But if these folks were the original gamers, the generations that grew up with video games later in life and stood strong on their foundations, then shouldn't that 30% be higher? While this could be a simple lack of interest in the hobby, I've been led to believe that it's also largely connected to a disinterest in modern gaming specifically.
Think about it this way: this demographic got to experience the very first games the rising industry had to offer. They didn't simply grow up with these advances as children, but got to live life with and without the existence of video games. They knew a time when such technology wasn't a given and a time when it became one. They are able to experience a fascination with video games in a way children handed them straight away cannot. This opens up the possibility for a greater love of the hobby. But apparently, that didn't happen. In cases where it did, that love and passion clearly didn't stick.
Video games took a while to develop, sticking to basic mechanic formulas for a long time. When home consoles weren't as common as they are today, people actually got up and went out, quarters in hand, to spend time with their friends and favorite games. Gameplay competition demanded more impressive titles, but without the enormous jumps we make console to console today.
By the time the original Xbox (2001) and PlayStation 2 (2000) hit shelves, controllers had received an extreme makeover. Adjustments had to be made. Children who quickly adapted to the new changes left behind those who had thirty-five and more years of simple controller stick and button mechanics. NES and Playstation controllers had only veered slightly from that path before.
Skyrocketing price tags
I blame this change and those that followed for the gap between gaming age demographics. Innovation kept presenting new, new, new with less and less time in between. The second problem following these changes was that they came with higher price tags. Again, we're looking at a generation that could turn a handful of quarters into hours of fun. Sure, those quarters added up over time, but not in a manner comparable to dropping $600 on the PlayStation 3 release. That price didn't include all the titles necessary to really enjoy the experience either, which came at another $40 a pop.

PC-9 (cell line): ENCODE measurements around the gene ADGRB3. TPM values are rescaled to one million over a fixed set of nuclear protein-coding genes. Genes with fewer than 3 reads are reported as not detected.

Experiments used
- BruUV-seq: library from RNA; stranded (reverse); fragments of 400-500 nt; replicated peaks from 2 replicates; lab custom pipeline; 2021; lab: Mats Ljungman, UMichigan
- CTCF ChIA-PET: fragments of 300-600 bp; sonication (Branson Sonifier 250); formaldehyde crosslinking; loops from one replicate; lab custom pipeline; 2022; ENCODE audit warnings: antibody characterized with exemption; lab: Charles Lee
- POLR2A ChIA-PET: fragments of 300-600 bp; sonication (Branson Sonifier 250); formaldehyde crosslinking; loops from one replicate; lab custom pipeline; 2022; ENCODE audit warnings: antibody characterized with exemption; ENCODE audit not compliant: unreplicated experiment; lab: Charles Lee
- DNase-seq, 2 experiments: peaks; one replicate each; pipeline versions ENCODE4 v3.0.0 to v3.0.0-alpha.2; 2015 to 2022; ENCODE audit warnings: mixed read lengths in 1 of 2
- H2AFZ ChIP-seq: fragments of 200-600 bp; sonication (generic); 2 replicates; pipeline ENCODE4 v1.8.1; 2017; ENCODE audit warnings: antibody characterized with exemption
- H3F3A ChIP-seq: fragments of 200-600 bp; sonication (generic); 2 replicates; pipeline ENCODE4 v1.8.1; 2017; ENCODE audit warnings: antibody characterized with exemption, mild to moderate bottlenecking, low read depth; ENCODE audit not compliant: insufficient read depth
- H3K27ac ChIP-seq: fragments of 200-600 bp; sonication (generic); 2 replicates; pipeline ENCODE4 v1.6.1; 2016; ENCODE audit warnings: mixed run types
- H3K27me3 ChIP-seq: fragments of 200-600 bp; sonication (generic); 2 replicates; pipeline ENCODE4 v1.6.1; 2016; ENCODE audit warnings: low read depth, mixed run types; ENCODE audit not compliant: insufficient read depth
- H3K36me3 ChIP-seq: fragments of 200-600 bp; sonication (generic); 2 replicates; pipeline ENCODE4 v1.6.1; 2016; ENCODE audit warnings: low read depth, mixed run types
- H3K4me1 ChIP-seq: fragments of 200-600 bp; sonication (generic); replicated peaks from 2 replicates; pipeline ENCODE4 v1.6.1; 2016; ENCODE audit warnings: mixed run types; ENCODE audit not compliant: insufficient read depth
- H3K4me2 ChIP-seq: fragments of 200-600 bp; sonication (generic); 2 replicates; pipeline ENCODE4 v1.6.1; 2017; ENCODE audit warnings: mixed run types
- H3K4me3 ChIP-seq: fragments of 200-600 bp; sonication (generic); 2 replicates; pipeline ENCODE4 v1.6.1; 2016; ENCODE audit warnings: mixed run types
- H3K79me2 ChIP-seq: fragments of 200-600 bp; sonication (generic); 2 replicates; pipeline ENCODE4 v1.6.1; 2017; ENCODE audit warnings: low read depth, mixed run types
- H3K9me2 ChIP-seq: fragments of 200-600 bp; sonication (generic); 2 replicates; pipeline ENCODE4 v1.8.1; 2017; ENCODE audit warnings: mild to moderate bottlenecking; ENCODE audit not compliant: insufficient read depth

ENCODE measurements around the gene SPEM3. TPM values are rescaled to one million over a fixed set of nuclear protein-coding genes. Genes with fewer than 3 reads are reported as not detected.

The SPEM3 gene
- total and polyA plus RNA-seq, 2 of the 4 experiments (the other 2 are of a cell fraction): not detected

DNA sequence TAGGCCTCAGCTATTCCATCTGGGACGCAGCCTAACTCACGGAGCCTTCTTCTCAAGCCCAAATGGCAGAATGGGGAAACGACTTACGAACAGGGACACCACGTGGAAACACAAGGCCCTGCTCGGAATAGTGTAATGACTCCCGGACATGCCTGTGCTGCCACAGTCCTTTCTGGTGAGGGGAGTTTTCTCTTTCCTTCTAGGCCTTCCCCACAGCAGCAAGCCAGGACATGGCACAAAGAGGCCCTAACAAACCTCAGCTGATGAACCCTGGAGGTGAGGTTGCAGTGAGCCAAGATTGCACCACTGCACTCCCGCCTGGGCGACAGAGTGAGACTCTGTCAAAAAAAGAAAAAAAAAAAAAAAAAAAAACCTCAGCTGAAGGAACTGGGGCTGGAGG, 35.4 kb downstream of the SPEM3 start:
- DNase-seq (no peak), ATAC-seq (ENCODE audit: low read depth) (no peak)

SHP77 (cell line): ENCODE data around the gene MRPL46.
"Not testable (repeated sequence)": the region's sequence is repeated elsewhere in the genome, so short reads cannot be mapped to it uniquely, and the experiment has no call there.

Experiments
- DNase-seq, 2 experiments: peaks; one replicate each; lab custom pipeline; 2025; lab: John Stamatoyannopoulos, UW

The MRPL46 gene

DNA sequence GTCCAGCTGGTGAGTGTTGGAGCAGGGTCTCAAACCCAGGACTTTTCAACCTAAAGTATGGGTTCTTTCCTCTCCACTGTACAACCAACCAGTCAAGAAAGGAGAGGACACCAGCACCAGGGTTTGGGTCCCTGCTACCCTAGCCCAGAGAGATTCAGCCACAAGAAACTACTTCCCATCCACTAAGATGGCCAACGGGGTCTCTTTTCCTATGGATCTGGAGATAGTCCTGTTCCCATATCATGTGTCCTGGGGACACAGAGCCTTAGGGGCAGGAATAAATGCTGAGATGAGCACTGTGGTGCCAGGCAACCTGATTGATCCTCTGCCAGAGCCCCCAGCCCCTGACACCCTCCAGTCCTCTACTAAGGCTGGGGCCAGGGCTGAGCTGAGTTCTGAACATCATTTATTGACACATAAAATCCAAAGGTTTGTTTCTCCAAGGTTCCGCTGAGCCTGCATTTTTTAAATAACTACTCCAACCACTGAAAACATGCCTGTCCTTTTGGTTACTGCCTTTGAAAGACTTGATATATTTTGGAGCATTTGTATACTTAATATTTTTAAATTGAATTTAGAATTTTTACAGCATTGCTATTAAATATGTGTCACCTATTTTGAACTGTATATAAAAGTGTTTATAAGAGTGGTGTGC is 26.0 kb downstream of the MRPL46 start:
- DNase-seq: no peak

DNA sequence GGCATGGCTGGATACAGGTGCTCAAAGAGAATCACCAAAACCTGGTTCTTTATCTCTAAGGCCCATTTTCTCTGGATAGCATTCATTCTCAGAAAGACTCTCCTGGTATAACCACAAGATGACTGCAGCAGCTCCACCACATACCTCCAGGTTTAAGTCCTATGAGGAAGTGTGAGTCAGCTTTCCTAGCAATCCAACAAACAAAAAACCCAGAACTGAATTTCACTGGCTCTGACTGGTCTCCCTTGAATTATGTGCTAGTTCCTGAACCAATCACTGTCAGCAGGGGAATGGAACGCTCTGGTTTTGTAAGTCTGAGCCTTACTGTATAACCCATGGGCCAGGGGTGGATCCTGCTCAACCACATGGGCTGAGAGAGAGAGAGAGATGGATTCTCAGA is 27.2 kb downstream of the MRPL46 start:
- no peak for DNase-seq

Nowadays, a brand new game on a next generation console runs a player $60, and that's without additional DLC or Season Passes. Imagine going from a simple arcade trip to dishing out that kind of money on a single game. Adjusting for inflation doesn't match a quarter to $60 either, so that's no excuse (though some original consoles beat out our modern ones). The same goes for the original costs of Nintendo cartridges. They were a significantly cheaper hit on your wallet.
Waiting for prices to drop doesn't solve this problem. In that time, all the new stuff just keeps coming, prices continue to climb (with the exception of the drop between PS3 and PS4 consoles), and there's never enough time to truly catch up. So why deal with the hassle?
An unavoidable conundrum
Backtracking to the classics to satisfy all those original gamers who haven't jumped on the Nintendo Wii bandwagon isn't a viable option. The real money and profit for big companies lies in innovation. There's a reason PlayStation 3 and Xbox 360 sales didn't skyrocket upon the release of newer consoles. To continue making what we love, companies have to adhere to the patterns that boost profit margins. That's simply the way the world works.
Nintendo gets closer to honoring the classics than any other systems and titles, even offering classic controllers to improve experiences for gamers, but their profits can't compare to Sony and Microsoft. This further shows the impracticality of trying to win back those original gamers. If they haven't stuck with the video game tide, there's little to no reason for them to try returning to it.
The original generation of gamers laid our foundations, but we weren't able to keep their attention in turn. There's no realistic way to close the gaming demographic gap between older adults and their middle-aged and young adult counterparts. Innovation will keep pulling the new and old further and further apart while upping those pesky price-tags to new heights.